When you were healthy and able to work, you may have not given much thought to disability. Perhaps it was simply something you’d hear about on occasion or you’d see articles about it in the newspaper. It’s probably not something you thought would happen to you, until it did. According to the Social Security Administration (SSA), “Studies show that just over 1 in 4 of today’s 20-year-olds will become disabled before reaching age 67.” So, if you’re one of those 1 in 4, it’s not surprising considering your chances of becoming disabled before your 68th birthday. The SSA goes on to say, “few of us think about ensuring we have a safety net to fall back on should we become disabled. This is an area where Social Security can provide valuable help to you.” Now that we know the SSA is here to help disabled workers, let’s take a look at what it takes to qualify for disability benefits:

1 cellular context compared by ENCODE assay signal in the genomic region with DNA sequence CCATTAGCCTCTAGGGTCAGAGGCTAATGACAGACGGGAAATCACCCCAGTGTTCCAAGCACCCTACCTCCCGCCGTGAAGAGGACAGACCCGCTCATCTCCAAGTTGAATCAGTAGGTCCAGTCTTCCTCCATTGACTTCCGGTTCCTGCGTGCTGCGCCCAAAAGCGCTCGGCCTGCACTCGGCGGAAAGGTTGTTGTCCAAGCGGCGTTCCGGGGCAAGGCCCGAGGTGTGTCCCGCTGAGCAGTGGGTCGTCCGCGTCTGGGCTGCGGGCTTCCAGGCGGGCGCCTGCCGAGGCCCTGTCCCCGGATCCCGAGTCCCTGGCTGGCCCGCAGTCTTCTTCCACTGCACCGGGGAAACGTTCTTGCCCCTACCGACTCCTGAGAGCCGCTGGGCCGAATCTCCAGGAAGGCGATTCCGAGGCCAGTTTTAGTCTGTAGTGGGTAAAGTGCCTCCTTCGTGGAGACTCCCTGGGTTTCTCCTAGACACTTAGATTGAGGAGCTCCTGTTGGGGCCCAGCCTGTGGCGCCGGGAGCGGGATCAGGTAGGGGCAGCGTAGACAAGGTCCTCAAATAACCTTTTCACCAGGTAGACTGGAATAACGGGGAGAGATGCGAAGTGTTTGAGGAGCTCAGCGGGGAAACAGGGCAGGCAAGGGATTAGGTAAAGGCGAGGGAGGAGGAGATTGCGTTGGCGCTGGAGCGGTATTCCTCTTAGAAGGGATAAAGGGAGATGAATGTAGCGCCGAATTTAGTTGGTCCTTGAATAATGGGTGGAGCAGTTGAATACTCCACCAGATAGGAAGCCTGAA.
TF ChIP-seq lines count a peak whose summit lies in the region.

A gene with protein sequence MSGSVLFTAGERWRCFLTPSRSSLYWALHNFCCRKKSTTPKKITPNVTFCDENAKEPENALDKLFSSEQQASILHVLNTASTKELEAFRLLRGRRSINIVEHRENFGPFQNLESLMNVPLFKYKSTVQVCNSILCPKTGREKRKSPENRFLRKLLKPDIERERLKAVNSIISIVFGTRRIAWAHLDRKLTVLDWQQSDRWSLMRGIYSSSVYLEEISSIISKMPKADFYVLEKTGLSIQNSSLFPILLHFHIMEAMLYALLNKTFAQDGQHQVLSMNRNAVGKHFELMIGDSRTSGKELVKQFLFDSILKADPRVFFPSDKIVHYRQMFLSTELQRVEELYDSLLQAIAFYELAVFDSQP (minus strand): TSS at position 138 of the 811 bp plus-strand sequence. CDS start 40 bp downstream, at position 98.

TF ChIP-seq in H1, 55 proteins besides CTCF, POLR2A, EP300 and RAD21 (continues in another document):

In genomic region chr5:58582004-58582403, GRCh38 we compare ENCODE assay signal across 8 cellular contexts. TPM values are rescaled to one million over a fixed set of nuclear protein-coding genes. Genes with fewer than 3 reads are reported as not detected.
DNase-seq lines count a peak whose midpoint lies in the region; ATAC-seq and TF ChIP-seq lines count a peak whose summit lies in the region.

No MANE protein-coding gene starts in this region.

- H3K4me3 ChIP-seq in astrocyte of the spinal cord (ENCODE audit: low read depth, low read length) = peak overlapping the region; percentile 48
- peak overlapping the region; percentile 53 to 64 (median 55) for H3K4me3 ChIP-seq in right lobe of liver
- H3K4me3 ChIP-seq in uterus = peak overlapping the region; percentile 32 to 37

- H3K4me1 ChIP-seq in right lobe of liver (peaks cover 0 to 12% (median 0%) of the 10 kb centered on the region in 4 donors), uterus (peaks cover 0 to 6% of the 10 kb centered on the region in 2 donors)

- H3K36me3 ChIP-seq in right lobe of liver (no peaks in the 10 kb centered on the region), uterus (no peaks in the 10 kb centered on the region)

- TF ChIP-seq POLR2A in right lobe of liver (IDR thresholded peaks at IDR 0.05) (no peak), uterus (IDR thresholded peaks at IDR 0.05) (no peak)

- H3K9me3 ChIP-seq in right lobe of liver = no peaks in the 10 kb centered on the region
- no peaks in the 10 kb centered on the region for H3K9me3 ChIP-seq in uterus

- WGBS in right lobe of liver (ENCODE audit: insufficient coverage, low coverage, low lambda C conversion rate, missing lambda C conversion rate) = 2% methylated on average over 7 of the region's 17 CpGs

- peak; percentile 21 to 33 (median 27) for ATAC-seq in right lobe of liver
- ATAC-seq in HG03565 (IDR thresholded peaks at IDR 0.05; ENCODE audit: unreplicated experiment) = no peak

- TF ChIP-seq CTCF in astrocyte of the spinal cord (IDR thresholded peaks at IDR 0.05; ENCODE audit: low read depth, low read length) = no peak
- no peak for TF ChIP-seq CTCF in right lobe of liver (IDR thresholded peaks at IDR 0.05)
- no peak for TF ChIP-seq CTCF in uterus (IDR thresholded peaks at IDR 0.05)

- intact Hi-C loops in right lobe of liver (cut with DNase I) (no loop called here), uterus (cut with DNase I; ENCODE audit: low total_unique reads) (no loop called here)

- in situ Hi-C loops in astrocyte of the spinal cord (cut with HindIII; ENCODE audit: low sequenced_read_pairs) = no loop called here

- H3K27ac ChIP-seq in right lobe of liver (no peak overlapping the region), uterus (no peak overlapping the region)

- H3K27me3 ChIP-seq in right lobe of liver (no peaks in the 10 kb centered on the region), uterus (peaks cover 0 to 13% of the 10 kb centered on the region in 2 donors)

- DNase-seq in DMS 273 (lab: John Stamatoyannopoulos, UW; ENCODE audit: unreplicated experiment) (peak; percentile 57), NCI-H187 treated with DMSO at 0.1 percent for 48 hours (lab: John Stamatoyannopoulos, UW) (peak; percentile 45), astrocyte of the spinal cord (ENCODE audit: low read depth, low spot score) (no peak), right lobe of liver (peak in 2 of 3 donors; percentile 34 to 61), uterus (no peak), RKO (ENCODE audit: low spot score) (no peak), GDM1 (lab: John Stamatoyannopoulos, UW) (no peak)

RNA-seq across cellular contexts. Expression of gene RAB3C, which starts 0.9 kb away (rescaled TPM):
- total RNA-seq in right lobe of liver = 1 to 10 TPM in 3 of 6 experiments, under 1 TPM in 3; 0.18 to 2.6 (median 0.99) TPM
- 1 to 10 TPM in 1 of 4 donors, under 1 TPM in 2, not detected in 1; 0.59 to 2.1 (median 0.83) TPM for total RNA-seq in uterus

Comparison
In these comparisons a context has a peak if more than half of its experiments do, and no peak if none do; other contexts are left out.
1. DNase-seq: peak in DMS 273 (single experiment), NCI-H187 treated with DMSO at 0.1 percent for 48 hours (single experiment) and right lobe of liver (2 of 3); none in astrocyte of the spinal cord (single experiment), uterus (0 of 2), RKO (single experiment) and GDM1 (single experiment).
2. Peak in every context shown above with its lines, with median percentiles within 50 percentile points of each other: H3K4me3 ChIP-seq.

- While you were working, you must have worked jobs that were covered by Social Security. Meaning, you paid into the system by paying Social Security taxes.
- You must meet the SSA’s definition of “disabled,” which basically means your disabling condition is expected to last at least one year or result in death.
How Long Do SSD Benefits Last?
If you are approved for disability benefits, they should last as long as you need them. Once you are able to return to work on a regular basis, your benefits will end. Fortunately, the SSA has created “work incentives” for people; these provide continued healthcare and benefits so people can transition back to work. “What happens if I’m receiving disability benefits and I reach full retirement age?” In that case, “your disability benefits automatically convert to retirement benefits, but the amount remains the same,” says the Social Security Administration.
To apply for disability, contact our firm to arrange a consultation with an experienced Dallas Social Security Disability Attorney!